The final show in this run was broadcast on 1st April, and the last song played was David Bowie’s Laughing Gnome, which made me chuckle away. Until, that is, it stopped mid-song. Yet again, the iPlayer did not deliver the whole programme. Grrr, as they say.

His guest on the show was Kathy Burke, there to promote her new TV series, Walking and Talking, to be shown on Sky Atlantic in the Summer. I won’t see it, as I don’t subscribe to this channel, but it sounds fun, and I’m sure I’ll catch it on DVD at some point.

Anyway, she told the story of when she was a teenager, and she bumped into Joe Strummer at Euston Station. She asked for his autograph on her music paper, but he then berated her for cutting the word Clash onto her arm. Since that day, she’s not cut herself and certainly hasn’t had a tattoo.

But it reminded me that a long time ago, at a Save GLR gig in The 100 Club in London, I met Joe Strummer too. I asked if I could take his photo, and he said, “Yes, but you’ll have to take the lens cap off first”.

He really was a top bloke: great music as well as providing health and photographic advice.

This year is the 10th anniversary of Joe’s death and to celebrate, we can look forward to the Strummer of Love, a festival to take place in Somerset, in August, just before what would have been his 60th birthday.

But back to Jarvis Cocker. He’s back with Pulp and currently touring America. Well, he kept that under his hat! Pulp are triumphant at Radio City Music Hall.

Meanwhile, as far as we 6 Music listeners are concerned, we’ll have A Month of Sundays with Karl Hyde after which we can look forward to John Cooper Clarke in the 4pm-6pm slot on BBC 6 Music.

Hawaiian 105

Sometimes you just need to listen to something totally different. You might want some happy, sunshiney music, the sound of people having a good time.

I can recommend listening to Hawaiian 105 for a short while. It’s not all about surfing, there are instruments other than ukuleles. And other than Israel Kamakawiwo’ole, I probably couldn’t name any of the artistes who are played on a regular basis.

It brings back fantastic memories of our holiday recently on Oahu, somehow the rhythms conjure up the sandy beach, the crashing waves, the blue sky and the warmth of the Sun.

So far, I haven’t listened long enough or frequently enough to be annoyed by the adverts. Hawaii is eleven hours behind UK time, so we get their breakfast music in the evening. “Wake up every weekday morning with Billy V from 5am to 10am!Hawaiian 105 KINE…The Hawaiian Music Station, Playing the Best MIX of Yesterday & Today.”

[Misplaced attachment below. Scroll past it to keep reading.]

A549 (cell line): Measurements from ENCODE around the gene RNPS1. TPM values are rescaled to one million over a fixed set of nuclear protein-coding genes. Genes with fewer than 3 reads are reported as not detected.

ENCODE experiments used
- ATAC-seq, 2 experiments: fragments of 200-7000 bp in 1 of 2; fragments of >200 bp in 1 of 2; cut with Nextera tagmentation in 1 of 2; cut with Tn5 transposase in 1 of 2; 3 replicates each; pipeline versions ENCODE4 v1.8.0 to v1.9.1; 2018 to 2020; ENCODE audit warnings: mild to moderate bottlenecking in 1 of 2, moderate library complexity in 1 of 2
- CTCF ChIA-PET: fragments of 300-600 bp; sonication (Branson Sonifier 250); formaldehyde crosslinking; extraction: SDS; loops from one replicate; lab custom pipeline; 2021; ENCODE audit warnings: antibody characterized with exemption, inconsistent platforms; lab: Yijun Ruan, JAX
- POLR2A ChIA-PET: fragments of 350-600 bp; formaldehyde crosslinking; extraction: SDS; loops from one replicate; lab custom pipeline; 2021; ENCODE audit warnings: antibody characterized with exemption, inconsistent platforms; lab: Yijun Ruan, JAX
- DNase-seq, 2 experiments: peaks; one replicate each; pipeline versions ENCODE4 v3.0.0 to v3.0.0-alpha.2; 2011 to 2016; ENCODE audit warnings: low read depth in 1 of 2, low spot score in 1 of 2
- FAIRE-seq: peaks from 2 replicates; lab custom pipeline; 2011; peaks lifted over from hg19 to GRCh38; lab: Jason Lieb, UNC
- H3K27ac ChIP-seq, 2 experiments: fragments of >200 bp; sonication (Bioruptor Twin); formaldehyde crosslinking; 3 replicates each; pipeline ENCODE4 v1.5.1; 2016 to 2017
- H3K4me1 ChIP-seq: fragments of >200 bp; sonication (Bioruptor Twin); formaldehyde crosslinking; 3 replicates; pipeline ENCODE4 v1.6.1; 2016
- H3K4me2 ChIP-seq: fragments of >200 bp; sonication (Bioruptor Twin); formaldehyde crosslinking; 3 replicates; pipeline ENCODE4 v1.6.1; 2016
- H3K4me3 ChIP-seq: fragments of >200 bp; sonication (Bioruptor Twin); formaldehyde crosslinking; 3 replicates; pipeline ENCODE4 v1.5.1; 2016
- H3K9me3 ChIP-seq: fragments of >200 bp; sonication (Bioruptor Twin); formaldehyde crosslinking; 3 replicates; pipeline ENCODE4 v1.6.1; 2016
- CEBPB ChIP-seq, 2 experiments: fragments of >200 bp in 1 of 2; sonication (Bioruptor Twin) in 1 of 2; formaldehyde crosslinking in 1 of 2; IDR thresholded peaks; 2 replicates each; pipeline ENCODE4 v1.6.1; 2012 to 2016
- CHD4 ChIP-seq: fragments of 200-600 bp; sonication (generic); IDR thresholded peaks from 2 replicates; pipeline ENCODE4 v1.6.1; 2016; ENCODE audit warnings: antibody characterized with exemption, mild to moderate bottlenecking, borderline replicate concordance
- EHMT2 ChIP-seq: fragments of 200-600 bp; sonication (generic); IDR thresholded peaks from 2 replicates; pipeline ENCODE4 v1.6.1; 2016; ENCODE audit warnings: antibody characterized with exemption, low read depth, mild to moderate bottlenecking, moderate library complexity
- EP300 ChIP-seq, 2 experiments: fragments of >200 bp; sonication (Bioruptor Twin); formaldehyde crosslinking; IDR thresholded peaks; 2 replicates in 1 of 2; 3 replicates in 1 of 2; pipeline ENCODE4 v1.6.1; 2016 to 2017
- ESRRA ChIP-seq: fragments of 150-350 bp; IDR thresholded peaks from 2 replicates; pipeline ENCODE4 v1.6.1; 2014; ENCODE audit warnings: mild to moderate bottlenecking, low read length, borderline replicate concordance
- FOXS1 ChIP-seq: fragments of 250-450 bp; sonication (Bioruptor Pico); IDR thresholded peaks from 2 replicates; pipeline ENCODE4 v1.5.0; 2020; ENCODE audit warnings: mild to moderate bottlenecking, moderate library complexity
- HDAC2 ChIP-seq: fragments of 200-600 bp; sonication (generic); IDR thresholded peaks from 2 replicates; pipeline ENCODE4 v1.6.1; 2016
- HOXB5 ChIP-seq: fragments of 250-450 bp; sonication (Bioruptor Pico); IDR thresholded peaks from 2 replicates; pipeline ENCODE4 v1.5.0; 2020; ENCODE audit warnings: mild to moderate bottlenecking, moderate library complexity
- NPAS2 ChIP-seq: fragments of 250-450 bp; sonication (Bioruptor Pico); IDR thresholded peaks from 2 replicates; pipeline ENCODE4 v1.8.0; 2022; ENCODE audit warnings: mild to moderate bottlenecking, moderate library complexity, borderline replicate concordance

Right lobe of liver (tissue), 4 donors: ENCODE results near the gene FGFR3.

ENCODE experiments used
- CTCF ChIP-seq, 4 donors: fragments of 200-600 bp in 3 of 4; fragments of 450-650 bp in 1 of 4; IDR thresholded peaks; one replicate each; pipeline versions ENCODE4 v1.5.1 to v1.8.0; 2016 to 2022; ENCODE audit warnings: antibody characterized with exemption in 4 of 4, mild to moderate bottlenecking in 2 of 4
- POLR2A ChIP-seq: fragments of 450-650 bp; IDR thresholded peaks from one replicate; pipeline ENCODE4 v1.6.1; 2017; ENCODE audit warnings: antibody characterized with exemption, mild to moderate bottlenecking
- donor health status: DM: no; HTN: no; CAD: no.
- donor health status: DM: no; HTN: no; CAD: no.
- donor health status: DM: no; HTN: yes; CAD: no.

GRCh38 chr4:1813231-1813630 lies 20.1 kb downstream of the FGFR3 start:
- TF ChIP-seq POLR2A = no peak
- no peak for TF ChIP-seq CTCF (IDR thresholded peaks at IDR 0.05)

Hawaiian 105.com

The Emperor

Here I am, catching up on an old edition of Radio 4’s Soul Music, the one about Beethoven’s Piano Concert No 5 in E-flat Major, better known as The Emperor.

Most of the time, I’d prefer to listen to modern music, but sometimes an old classical piece will take my fancy.

Beethoven is probably my favourite classical composer, I love all the symphonies, especially the odd numbered ones .

But this piano concerto has so many fantastic melodies: it’s quite sad, or melancholic, which matches my mood at the moment, a cold, grey, murky April day. It doesn’t feel like Easter all.

Many years ago, I heard some of the music in the movie Picnic at Hanging Rock – and this film is referred to in the Soul Music programme. By association, and because it’s such a lovely, moving film, I could not pass up the opportunity of visiting Hanging Rock itself, when I went to Australia in 2002 to see the total eclipse of the Sun. (Scroll down to read an exclusive excerpt from my journal which is currently no longer available elsewhere on the internet.)

Soul Music – The Emperor

This Wikipedia entry describes the concerto in a much more technical way than I’m capable of doing.

My own Picnic at Hanging Rock, 2002.

On the train to Woodend, a bloke saw my t-shirt and said “London? Have you been to London, then?”

“Well, yeah, I live there.”

“Oh, I always wondered what the food and veg was like there.”

“It’s alright, if you’re careful where you buy it.”

“Oh,” he said, as he turned away to look out of the window.

His name was Bernie, if you’re interested!

Anyway, once we got through the industrial north of Melbourne and out into the country, it was lovely. I was worried about the 100% cloud cover though – but the small patch of blue sky spread by the time we got to Macedon.

Woodend is the closest town to Hanging Rock, a small place, but with wide streets so it was still quite hard to cross the road – just too many places to look.

I bought a picnic at a great little bakers: sesame seed rolls with cheese, lettuce, tomato, cucumber, beetroot and alfalfa. Guess how much? Two dollars each. Ace! Over the road the cycle shop, where John, the proprietor said I was a bit early. Well, I had got the first available train! I could have the hire bike only when they’d moved a lot of stock out onto the pavement, as the hire bikes were right at the top, at the back. Very handy.

It was a 21-gear mountain bike with front suspension.

And it was a surprisingly short, and easy ride to Hanging Rock itself, which does feel eerie. It looks like an ordinary hill to start with, but
then you realise, there are bare rocks showing through.

I walked to the top, and by this time I was a bit hot and sweaty from the ride of course. Having the bag on my back wasn’t ideal, but you don’t get panniers on a mountain bike.

There was a party of school children, in bright blue uniforms. I resisted the temptation to ask the teachers whether there were any students they wanted to lose…. the film Picnic at Hanging Rock was about a party of
school girls, on a picnic, some of whom go missing… But then I realised that these teachers probably get fed up with such stupid comments!

The Sun was getting hot now too, and there was no longer a cloud in the sky. The birds